Wednesday, Feb 14

U.K. stocks ended slightly lower Tuesday as investors remained on watch for signs of another sharp selloff, and as U.S. stock markets stumbled. Stocks continued to waver after a reading on U.K. inflation remained well above the Bank of England’s target.Mining stocks largely bucked the losing trend, aided by stronger prices for metals.
The FTSE 100 closed 0.1% lower at 7,168.01 after moving in and out of positive territory throughout the session. On Monday, the benchmark jumped 1.2%, breaking a two-session losing run. The basic materials group had the strongest showing among sectors on Tuesday, while utility, telecom and consumer-goods shares were among those that lost ground. The pound traded at $1.3891, compared with $1.3837 late Monday in New York. A new round of mild volatility washed over U.K. and European equity markets, which largely started with modest gains before flipping lower. A recovery in U.S. stocks, which often set a lead for U.K. equities, was faltering Tuesday, with the Dow Jones Industrial Average down more than 80 points during the session. But gains for metals prices such as copper and gold buoyed shares of mining companies listed in London.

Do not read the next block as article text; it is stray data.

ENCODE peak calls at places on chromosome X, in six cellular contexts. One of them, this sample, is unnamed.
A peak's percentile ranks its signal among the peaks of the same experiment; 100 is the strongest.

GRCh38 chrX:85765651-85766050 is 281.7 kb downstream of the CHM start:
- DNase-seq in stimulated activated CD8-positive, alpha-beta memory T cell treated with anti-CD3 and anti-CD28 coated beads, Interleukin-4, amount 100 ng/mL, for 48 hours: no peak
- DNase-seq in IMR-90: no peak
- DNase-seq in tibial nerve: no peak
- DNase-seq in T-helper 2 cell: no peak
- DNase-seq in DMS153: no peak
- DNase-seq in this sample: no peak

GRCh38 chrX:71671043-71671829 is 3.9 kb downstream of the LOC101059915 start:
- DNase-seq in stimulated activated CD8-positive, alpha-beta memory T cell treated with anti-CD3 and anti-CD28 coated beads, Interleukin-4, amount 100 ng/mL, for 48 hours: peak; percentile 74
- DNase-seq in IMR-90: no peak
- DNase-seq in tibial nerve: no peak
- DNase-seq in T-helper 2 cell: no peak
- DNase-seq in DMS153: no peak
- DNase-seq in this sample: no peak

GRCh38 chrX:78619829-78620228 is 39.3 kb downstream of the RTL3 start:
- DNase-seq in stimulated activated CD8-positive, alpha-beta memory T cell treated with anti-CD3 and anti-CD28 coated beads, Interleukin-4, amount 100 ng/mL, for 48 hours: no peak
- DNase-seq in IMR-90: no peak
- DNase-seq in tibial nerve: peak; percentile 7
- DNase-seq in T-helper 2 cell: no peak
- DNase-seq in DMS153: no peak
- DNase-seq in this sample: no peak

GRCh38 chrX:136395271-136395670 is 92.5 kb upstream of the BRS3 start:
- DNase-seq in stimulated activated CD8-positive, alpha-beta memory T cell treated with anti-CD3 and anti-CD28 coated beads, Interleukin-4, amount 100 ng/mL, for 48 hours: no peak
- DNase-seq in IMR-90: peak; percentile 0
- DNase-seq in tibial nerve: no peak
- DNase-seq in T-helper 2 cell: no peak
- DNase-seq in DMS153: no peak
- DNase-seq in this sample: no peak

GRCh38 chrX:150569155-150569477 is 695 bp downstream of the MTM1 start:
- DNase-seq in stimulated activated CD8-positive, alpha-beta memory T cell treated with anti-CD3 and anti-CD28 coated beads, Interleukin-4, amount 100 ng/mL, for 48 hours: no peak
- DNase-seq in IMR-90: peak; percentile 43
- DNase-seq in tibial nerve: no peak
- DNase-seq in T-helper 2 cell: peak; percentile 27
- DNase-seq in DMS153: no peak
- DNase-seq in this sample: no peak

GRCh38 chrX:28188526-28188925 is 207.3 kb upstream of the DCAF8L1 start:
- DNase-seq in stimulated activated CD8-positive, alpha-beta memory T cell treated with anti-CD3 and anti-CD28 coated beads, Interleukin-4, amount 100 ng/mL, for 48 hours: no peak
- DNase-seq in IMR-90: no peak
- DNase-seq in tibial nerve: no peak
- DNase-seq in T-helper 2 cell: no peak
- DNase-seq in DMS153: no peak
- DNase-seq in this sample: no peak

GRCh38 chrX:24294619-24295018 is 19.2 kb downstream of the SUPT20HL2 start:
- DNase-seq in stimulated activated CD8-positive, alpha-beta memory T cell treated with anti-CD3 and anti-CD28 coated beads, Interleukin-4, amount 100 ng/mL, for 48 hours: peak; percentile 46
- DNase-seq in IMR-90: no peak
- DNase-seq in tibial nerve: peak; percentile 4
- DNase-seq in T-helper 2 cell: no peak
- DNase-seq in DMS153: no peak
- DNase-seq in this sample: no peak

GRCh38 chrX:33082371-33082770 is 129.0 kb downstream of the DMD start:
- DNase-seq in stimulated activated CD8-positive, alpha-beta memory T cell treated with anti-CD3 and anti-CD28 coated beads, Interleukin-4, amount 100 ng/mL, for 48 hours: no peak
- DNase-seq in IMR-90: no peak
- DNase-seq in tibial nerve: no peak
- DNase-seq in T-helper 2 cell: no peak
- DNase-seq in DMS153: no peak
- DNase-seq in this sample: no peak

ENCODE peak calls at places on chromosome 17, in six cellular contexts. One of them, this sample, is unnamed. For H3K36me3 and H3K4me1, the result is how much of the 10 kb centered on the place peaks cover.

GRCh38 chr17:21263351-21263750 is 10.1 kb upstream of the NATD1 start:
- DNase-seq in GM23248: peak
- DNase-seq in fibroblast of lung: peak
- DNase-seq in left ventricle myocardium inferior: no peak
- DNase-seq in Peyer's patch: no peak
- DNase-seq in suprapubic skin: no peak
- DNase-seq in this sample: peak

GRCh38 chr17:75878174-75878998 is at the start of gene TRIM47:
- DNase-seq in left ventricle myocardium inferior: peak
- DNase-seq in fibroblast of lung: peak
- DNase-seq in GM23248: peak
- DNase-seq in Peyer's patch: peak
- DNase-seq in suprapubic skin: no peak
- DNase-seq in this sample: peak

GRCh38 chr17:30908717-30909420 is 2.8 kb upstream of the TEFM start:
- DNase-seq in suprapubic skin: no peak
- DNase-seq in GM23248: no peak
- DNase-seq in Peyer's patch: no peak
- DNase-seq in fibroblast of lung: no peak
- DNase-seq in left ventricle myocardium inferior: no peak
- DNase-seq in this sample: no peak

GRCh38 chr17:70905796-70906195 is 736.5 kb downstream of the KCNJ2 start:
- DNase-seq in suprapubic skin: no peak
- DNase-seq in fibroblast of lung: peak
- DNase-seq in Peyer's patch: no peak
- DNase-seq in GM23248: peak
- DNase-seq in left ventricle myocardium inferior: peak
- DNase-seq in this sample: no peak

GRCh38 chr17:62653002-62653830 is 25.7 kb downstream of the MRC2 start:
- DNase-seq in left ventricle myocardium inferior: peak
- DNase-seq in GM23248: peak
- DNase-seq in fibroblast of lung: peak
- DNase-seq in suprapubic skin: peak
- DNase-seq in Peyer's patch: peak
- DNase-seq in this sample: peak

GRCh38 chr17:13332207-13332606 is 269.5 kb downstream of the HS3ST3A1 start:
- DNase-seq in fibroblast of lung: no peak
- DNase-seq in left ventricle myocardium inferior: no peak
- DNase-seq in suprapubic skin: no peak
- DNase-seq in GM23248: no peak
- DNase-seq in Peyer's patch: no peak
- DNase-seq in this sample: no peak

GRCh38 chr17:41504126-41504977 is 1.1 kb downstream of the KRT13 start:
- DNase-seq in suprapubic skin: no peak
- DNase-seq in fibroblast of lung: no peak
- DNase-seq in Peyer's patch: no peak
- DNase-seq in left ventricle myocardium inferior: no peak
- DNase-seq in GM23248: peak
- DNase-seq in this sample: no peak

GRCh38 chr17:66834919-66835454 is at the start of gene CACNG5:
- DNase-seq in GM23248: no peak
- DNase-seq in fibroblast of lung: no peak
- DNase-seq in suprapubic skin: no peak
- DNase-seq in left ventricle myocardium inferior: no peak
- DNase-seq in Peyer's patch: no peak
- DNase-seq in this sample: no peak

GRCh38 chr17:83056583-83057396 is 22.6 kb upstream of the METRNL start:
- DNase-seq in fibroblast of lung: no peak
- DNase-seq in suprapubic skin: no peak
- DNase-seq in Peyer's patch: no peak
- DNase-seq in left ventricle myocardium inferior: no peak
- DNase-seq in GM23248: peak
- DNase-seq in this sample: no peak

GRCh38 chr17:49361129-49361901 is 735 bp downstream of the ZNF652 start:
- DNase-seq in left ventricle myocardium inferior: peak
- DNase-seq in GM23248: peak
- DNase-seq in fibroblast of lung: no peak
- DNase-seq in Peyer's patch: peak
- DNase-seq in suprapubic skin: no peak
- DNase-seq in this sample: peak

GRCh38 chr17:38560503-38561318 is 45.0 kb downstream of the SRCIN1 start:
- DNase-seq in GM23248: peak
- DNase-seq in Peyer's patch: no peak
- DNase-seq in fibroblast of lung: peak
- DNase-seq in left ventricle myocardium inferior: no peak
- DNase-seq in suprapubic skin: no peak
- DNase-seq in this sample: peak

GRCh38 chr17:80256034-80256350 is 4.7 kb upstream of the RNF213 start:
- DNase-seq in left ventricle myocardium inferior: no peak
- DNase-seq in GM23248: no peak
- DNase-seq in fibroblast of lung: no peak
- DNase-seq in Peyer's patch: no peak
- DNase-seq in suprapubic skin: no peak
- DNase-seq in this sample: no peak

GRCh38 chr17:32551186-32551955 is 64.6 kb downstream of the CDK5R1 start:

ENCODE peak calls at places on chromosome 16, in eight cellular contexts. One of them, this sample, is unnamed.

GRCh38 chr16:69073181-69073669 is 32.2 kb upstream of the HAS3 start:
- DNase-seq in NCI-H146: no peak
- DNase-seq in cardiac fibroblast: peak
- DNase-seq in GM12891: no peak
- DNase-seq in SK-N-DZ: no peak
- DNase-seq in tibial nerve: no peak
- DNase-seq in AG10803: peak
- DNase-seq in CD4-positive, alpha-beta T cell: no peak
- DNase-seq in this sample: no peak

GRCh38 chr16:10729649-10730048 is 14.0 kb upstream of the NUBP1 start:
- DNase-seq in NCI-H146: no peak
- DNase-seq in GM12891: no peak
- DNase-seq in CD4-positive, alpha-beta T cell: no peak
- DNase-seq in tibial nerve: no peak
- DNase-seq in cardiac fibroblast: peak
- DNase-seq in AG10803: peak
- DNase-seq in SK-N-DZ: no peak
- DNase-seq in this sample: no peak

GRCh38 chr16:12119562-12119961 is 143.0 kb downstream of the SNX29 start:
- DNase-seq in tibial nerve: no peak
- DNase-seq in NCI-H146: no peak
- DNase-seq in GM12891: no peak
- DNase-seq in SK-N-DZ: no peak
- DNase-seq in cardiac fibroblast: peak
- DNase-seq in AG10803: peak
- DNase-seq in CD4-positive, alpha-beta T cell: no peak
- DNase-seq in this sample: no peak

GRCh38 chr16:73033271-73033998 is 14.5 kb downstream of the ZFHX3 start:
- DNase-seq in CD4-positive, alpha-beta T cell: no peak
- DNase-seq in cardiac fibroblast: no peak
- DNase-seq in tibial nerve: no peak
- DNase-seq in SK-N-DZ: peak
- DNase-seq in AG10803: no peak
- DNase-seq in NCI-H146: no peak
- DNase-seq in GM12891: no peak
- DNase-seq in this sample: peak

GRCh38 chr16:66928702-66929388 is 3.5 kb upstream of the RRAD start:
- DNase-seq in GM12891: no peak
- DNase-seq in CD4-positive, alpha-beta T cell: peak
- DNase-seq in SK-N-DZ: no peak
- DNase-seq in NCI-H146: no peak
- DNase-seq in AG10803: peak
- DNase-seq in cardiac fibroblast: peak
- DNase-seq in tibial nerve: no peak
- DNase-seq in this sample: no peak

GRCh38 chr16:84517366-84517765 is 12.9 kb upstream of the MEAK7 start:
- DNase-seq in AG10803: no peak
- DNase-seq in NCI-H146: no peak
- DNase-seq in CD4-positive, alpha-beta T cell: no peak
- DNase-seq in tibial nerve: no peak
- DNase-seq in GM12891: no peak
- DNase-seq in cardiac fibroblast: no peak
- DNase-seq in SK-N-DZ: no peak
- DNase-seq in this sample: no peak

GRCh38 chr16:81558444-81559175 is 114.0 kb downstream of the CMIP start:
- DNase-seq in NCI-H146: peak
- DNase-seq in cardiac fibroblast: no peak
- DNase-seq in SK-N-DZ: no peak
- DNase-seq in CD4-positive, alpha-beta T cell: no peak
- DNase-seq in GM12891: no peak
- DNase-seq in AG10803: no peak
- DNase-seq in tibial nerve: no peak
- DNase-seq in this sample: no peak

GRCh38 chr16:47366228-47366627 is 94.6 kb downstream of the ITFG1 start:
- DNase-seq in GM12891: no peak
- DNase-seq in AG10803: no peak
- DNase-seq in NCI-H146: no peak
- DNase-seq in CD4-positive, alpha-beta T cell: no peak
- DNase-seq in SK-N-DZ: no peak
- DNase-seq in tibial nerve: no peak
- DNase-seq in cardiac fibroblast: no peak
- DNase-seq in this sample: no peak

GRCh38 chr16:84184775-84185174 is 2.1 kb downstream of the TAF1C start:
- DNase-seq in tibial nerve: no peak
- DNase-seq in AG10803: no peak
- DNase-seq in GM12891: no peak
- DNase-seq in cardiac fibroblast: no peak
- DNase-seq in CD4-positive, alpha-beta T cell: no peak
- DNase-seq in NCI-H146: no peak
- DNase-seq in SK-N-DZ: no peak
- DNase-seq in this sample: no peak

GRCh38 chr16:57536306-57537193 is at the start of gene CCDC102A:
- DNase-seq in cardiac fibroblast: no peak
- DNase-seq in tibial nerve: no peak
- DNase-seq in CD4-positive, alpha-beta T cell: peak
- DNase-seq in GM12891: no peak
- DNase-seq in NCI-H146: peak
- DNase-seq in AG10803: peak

Metals prices denominated in dollars found strength on the back of a softening in the U.S. dollar. The U.K.’s Office for National Statistics on Tuesday said the rate of inflation in January was 3%. That’s the same rate logged in December, and Tuesday’s result was just ahead of a 2.9% consensus estimate from FactSet. The pound spent time above $1.39 after the data. Inflation is tracked by BOE policy makers in plotting the path of interest rates, with a target of 2% inflation. Last week, the BOE signaled that it could raise interest rates at a faster pace than it previously anticipated, if the global economic recovery and U.K. wage growth continue to strengthen. That message was reiterated Monday in a speech by Bank of England policy maker GertjanVlieghe. TUI AG shares rose 1.2% after the vacation-services company posted a narrower net loss of 99.6 million euros ($112.7million) for the first quarter and backed its full-year guidance.